Thanks to 4D Printing, This Furniture Can Build Itself
Not all robots are shiny and full of gears and LEDs. Case in point — the inventions coming out of MIT’s Self-Assembly Lab. They’re designing various materials — planks of wood, pieces of carbon fiber, etc — that morph into functioning objects with just a splash of water. Kind of like those little pills that turn into animal-shaped sponges when you leave them in water… but way more scientific.
Seeing the pieces in action is kind of like magic, but we’re not going to give any credit away to the supernatural. This is all science, ladies and gentlemen. With the integration of sensors, logic and outputs, computational architect Skylar Tibbits and his team at MIT are putting the if-this-then-that logic to work in one of the most useful ways possible. For example, they’ve created a series of small wood planks that, when exposed to moisture, fold into toy elephants!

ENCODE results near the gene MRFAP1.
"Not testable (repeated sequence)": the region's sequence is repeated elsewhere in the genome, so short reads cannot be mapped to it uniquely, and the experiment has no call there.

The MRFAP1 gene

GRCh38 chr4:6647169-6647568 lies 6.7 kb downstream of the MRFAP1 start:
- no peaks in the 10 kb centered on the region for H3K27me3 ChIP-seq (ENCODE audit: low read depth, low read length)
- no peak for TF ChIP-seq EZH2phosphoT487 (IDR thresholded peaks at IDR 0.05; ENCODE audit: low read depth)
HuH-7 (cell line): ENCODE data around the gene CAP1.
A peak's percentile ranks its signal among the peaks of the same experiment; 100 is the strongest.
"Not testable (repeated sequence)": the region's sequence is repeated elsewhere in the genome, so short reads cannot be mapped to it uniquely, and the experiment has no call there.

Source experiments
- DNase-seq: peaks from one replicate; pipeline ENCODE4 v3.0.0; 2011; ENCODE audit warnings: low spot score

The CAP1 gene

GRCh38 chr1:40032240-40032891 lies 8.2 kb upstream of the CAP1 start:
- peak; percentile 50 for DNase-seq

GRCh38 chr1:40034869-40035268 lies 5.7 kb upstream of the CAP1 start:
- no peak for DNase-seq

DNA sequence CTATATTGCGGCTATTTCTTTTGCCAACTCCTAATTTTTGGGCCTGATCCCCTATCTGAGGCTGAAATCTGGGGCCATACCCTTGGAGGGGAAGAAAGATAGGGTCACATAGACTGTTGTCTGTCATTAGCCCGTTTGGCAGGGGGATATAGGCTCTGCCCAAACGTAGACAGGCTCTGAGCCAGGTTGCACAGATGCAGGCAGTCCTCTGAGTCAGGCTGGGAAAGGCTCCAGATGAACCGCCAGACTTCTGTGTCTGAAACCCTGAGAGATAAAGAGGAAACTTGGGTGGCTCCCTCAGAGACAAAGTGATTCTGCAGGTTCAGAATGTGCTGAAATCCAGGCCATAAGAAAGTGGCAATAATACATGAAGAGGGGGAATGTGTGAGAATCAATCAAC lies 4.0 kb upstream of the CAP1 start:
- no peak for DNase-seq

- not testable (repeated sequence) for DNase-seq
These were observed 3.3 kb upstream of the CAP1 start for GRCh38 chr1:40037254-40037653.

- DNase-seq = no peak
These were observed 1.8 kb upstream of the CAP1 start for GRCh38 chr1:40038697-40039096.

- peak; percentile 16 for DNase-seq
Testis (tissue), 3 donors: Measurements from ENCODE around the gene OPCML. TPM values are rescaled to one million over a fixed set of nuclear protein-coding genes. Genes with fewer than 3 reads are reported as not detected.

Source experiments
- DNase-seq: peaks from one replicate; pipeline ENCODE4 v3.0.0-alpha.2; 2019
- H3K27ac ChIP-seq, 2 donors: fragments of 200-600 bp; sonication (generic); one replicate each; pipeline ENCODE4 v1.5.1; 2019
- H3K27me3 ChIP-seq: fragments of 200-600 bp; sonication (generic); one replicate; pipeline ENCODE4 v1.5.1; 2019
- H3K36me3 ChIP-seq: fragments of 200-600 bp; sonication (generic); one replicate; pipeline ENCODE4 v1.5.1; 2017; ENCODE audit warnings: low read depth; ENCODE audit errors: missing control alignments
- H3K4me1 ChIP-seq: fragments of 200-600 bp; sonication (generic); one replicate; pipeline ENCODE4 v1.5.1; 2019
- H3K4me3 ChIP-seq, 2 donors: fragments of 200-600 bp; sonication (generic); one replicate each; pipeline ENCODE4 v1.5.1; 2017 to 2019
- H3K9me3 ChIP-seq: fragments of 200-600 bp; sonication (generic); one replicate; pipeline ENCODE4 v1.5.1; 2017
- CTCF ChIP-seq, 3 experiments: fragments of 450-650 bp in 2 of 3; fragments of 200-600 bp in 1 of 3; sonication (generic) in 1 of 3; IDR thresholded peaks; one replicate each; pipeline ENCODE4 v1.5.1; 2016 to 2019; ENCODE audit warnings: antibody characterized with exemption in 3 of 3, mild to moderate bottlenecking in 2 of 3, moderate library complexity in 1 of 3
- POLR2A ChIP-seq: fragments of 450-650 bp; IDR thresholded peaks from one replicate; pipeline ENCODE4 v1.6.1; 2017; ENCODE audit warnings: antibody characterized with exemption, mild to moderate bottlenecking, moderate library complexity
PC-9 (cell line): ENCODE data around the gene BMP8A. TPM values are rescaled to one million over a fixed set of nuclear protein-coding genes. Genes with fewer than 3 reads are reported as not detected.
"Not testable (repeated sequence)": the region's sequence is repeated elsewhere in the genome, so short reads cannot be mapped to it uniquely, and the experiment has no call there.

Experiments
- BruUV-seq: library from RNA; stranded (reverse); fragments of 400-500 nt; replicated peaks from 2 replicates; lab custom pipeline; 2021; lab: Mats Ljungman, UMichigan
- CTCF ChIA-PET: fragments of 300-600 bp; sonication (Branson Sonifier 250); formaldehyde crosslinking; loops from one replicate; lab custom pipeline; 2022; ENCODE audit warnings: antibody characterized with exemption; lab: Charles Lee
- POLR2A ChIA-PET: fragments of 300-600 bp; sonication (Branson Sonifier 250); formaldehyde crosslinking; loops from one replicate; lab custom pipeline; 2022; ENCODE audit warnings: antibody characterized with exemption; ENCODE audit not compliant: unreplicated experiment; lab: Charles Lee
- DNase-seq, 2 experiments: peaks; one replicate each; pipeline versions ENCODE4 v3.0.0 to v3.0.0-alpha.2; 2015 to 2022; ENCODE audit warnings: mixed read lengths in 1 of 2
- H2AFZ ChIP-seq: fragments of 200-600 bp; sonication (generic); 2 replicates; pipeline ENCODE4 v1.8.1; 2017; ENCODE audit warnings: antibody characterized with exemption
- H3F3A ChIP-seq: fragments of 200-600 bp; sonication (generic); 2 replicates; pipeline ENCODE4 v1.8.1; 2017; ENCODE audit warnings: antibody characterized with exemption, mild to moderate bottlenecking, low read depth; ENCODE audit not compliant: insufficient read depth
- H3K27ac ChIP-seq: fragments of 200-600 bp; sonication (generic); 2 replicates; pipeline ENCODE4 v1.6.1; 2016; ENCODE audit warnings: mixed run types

Okay, maybe that’s not so much useful as it is adorable, but imagine if that small plank of wood were a big plank of wood that morphed into a table instead of a toy elephant. You could permanently trash those illustrated IKEA instructions and that weird wrench. All you’d need is water.
Tibbits calls this process 4-D printing because you’re turning one material into a new form, with the trigger being the fourth dimension — time. When you splash some water, you get a table. The team has also made carbon fiber that reacts to temperature for a car spoiler that aerodynamically morphs with the friction the car is producing.
This insane innovation is totally making us rethink the scope of robotics. Tibbits says, “We can listen to materials and use them as a programmable material. We can program biology.” While that sounds like a line from the beginning of a sci-fi movie where furniture takes over the world, we’re hoping these innovations just continue to make the world a more intuitive place.